Well that's about to change...
The left is the cover of the first edition, which I got from the library.
The cover of the Kindle book I now own is on the right.
Two police officers are ambushed and killed by unknown attackers in a New York City junkyard in the late 1970s. Ambushed, killed, and at least partially eaten. The cranky old-school detective George Wilson and his female partner Becky Neff investigate and soon discover that the killings weren't the work of attack dogs, but something far worse. In New York, human beings are not at the top of the food chain, and the creatures that are don't take very kindly to the threat of their existence being exposed...
*The protagonists figure out very early on what they're dealing with and that they're being hunted. Yes, the antagonists of the story (I hesitate to call them "villains" because they're predatory animals acting according to their nature--they're not human beings who have chosen to do evil) are intelligent enough to recognize witnesses and try to eliminate them. And Neff and Wilson are smart enough to take precautions, so we get this gigantic cat-and-mouse game involving the titular monsters and two human detectives across late 1970s New York.
*There's a strong 1970s vibe to the book, which makes sense given when it was written. Neff is one of the few female police officers dealing with something as important and public as homicide and she has to deal with a skeptical partner and a generally skeptical police force. New York City is depicted as being a cesspool of decaying neighborhoods and crime, which it became in the 1970s. One character is a police officer on the take from a gambling syndicate, which was also an issue in the 1970s.
*Strieber's antagonists are one of the more creative horror monsters I've ever seen. They're not werewolves, although they're the origin of the werewolf legend. They're not a pack of conventional wolves that have adapted to city life the way coyotes have. They're an entirely new set of beings, and if they were real, they'd be incredibly, incredibly dangerous.
*And one character's visit to the library reveals a new horror--not only do werewolves have a factual basis, but so do vampires. A 100% human basis (unlike the werewolves), but an extremely creative and creepy one. This might come off to you like monster overload, but I promise you, it's not. It's really quite clever. The library visit also touches on how these creatures might adapt to various historical periods and how different human cultures would adapt to them. Strieber even touches on Native American culture (and possible awareness of the creatures), something that I suspect inspired the Native American cultural stuff that made it into the film version.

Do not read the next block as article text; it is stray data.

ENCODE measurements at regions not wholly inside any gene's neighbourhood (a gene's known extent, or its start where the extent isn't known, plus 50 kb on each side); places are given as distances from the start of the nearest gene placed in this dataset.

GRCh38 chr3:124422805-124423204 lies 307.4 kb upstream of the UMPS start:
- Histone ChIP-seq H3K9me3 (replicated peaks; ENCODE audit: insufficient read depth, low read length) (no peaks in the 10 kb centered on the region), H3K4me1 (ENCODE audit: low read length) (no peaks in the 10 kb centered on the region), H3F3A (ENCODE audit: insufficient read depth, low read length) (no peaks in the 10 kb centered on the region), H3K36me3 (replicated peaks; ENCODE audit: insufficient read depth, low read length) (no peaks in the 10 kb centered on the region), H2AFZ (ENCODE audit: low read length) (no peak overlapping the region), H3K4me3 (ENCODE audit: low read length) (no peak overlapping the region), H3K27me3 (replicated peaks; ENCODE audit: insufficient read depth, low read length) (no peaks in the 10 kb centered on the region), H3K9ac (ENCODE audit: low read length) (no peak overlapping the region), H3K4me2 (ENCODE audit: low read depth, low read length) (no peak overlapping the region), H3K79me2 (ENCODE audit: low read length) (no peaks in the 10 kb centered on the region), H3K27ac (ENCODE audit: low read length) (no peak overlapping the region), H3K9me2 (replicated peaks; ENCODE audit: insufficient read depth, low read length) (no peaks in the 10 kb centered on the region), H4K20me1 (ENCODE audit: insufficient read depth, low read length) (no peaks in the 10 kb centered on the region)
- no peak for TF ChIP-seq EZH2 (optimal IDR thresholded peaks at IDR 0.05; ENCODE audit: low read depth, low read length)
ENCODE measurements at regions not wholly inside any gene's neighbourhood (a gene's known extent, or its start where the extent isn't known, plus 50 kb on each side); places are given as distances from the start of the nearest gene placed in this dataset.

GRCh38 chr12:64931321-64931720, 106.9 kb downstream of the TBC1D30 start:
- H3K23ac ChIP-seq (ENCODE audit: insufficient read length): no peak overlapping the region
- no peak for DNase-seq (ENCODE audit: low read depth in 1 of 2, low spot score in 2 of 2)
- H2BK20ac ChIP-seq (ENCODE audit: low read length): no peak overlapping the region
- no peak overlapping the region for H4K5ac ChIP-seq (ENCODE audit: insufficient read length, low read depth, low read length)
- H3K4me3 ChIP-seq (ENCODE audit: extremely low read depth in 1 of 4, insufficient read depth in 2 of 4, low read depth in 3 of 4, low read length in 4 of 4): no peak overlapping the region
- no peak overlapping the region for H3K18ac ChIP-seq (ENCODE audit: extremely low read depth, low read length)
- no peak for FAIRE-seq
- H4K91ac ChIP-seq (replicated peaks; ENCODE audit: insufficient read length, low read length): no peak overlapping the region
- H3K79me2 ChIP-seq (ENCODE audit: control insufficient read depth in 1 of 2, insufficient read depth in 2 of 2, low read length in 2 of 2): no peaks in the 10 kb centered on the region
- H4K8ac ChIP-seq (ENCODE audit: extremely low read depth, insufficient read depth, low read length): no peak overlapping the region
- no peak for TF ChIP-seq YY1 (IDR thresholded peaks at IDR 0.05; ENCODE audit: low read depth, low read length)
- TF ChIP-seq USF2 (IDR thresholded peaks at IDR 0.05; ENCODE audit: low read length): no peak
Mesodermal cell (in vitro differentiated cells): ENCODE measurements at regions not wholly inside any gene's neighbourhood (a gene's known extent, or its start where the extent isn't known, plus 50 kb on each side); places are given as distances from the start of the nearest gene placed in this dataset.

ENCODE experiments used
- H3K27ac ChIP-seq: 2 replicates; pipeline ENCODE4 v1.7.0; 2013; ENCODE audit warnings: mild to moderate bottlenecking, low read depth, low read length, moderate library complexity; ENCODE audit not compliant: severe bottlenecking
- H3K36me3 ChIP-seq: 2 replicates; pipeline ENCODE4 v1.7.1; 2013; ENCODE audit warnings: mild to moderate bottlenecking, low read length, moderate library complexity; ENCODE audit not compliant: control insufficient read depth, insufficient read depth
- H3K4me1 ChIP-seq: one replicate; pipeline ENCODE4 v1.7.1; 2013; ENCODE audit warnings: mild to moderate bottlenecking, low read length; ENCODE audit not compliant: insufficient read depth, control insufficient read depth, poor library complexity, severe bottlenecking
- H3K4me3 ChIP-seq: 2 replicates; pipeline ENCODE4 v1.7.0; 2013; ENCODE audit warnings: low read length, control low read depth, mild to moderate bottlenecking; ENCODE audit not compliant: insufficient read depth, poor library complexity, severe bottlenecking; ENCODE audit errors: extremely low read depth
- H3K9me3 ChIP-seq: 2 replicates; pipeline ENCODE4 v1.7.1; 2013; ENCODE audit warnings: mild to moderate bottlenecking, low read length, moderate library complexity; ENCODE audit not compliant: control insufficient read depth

*The scenes from the monster's points-of-view are really well-done. No goofy infrared monster-vision here. It's poetic and fascinating.
*The book moves along pretty quickly. Like I said my in my review of The Flock that I wrote last Christmas-ish, it didn't take too many elliptical sessions to finish this. It's never boring.
*The book is legitimately creepy in many places. I'm fairly inured to movie/book scares, so if I thought this, you, dear reader, will probably be quite scared. The ending in particular gave me the chills.
*There's a fair bit of telling and not showing in the book. Sometimes telling is necessary (as Mary Robinette Kowal pointed out in the podcast Writing Excuses with an Inigo Montoya quote from The Princess Bride, showing can take too long and sometimes a writer needs to sum up), but there could have been more showing. The places where telling could be replaced with superior showing seem most prominent in the beginning, but there are instances toward the end as well. To be fair, this is Strieber's first published novel, so I can be more forgiving.
*I would have liked more scenery description. In Tom Wolfe's novel The Bonfire of the Vanities, we get a portrait of New York City at roughly the same time (or perhaps a little bit later) and the descriptions are much, much more vivid.
*A love triangle starts to come on partway through the book, and so somebody has to die. Strieber reveals some less-savory aspects of the man's character during the last third of the book to make his doom more palatable, stuff that I didn't think was adequately foreshadowed. He does have a pretty impressive death though.
A great debut novel of a writing who did a lot of good work in the horror field before focusing on a new interest in UFOs. Hopefully someday he'll come back. A sequel to The Wolfen describing what happens in the aftermath of the (literally) world-changing ending would be really interesting.
After all, I've heard the competition between humans and the cave bears for habitat in the face of the oncoming Ice Age described as mankind's first war, so some late 1970s/early 1980s equivalent involving the titular monsters would be a fun book to read.
9.0 out of 10.